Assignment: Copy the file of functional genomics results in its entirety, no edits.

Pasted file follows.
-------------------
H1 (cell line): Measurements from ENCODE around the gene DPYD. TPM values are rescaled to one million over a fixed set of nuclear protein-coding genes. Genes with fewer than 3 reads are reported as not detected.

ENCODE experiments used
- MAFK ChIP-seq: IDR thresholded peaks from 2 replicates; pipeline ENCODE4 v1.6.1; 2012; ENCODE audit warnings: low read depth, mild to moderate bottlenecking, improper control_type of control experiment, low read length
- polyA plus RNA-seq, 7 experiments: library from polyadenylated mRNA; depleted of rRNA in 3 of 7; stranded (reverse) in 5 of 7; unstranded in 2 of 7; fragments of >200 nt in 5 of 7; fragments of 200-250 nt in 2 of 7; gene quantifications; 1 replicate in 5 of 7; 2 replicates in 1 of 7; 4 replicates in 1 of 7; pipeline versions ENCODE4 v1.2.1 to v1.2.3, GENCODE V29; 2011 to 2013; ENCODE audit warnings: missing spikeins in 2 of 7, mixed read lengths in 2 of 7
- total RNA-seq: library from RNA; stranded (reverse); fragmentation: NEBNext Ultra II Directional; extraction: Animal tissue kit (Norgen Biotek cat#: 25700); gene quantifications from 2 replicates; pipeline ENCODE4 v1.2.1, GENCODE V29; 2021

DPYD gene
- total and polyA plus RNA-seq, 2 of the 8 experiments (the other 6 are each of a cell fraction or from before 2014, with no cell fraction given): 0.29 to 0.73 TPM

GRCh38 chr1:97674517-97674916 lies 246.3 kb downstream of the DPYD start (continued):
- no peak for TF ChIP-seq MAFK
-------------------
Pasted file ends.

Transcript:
H1 (cell line): Measurements from ENCODE around the gene DPYD. TPM values are rescaled to one million over a fixed set of nuclear protein-coding genes. Genes with fewer than 3 reads are reported as not detected.

ENCODE experiments used
- MAFK ChIP-seq: IDR thresholded peaks from 2 replicates; pipeline ENCODE4 v1.6.1; 2012; ENCODE audit warnings: low read depth, mild to moderate bottlenecking, improper control_type of control experiment, low read length
- polyA plus RNA-seq, 7 experiments: library from polyadenylated mRNA; depleted of rRNA in 3 of 7; stranded (reverse) in 5 of 7; unstranded in 2 of 7; fragments of >200 nt in 5 of 7; fragments of 200-250 nt in 2 of 7; gene quantifications; 1 replicate in 5 of 7; 2 replicates in 1 of 7; 4 replicates in 1 of 7; pipeline versions ENCODE4 v1.2.1 to v1.2.3, GENCODE V29; 2011 to 2013; ENCODE audit warnings: missing spikeins in 2 of 7, mixed read lengths in 2 of 7
- total RNA-seq: library from RNA; stranded (reverse); fragmentation: NEBNext Ultra II Directional; extraction: Animal tissue kit (Norgen Biotek cat#: 25700); gene quantifications from 2 replicates; pipeline ENCODE4 v1.2.1, GENCODE V29; 2021

DPYD gene
- total and polyA plus RNA-seq, 2 of the 8 experiments (the other 6 are each of a cell fraction or from before 2014, with no cell fraction given): 0.29 to 0.73 TPM

GRCh38 chr1:97674517-97674916 lies 246.3 kb downstream of the DPYD start (continued):
- no peak for TF ChIP-seq MAFK